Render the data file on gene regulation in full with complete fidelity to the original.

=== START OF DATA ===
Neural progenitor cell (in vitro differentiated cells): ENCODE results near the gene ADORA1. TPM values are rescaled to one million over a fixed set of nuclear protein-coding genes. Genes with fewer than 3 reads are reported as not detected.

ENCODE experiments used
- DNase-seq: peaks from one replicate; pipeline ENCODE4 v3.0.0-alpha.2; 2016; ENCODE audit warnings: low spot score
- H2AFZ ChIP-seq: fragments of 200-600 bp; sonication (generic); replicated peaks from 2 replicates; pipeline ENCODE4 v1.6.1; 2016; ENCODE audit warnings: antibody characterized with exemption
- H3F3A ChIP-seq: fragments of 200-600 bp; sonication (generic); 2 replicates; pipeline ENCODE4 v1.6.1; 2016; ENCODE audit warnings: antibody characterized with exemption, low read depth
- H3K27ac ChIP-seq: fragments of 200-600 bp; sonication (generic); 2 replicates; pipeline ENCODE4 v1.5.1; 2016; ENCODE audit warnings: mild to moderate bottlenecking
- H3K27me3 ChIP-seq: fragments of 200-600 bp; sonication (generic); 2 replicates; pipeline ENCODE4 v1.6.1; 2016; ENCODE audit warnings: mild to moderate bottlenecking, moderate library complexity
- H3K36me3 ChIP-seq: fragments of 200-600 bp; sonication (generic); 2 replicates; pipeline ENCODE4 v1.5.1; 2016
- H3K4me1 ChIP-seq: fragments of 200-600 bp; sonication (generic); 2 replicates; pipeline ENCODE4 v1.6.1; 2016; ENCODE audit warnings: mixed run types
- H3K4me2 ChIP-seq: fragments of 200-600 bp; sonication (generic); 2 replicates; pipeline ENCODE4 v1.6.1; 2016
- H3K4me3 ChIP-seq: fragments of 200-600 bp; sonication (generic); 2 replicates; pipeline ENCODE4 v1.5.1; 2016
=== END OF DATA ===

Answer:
Neural progenitor cell (in vitro differentiated cells): ENCODE results near the gene ADORA1. TPM values are rescaled to one million over a fixed set of nuclear protein-coding genes. Genes with fewer than 3 reads are reported as not detected.

ENCODE experiments used
- DNase-seq: peaks from one replicate; pipeline ENCODE4 v3.0.0-alpha.2; 2016; ENCODE audit warnings: low spot score
- H2AFZ ChIP-seq: fragments of 200-600 bp; sonication (generic); replicated peaks from 2 replicates; pipeline ENCODE4 v1.6.1; 2016; ENCODE audit warnings: antibody characterized with exemption
- H3F3A ChIP-seq: fragments of 200-600 bp; sonication (generic); 2 replicates; pipeline ENCODE4 v1.6.1; 2016; ENCODE audit warnings: antibody characterized with exemption, low read depth
- H3K27ac ChIP-seq: fragments of 200-600 bp; sonication (generic); 2 replicates; pipeline ENCODE4 v1.5.1; 2016; ENCODE audit warnings: mild to moderate bottlenecking
- H3K27me3 ChIP-seq: fragments of 200-600 bp; sonication (generic); 2 replicates; pipeline ENCODE4 v1.6.1; 2016; ENCODE audit warnings: mild to moderate bottlenecking, moderate library complexity
- H3K36me3 ChIP-seq: fragments of 200-600 bp; sonication (generic); 2 replicates; pipeline ENCODE4 v1.5.1; 2016
- H3K4me1 ChIP-seq: fragments of 200-600 bp; sonication (generic); 2 replicates; pipeline ENCODE4 v1.6.1; 2016; ENCODE audit warnings: mixed run types
- H3K4me2 ChIP-seq: fragments of 200-600 bp; sonication (generic); 2 replicates; pipeline ENCODE4 v1.6.1; 2016
- H3K4me3 ChIP-seq: fragments of 200-600 bp; sonication (generic); 2 replicates; pipeline ENCODE4 v1.5.1; 2016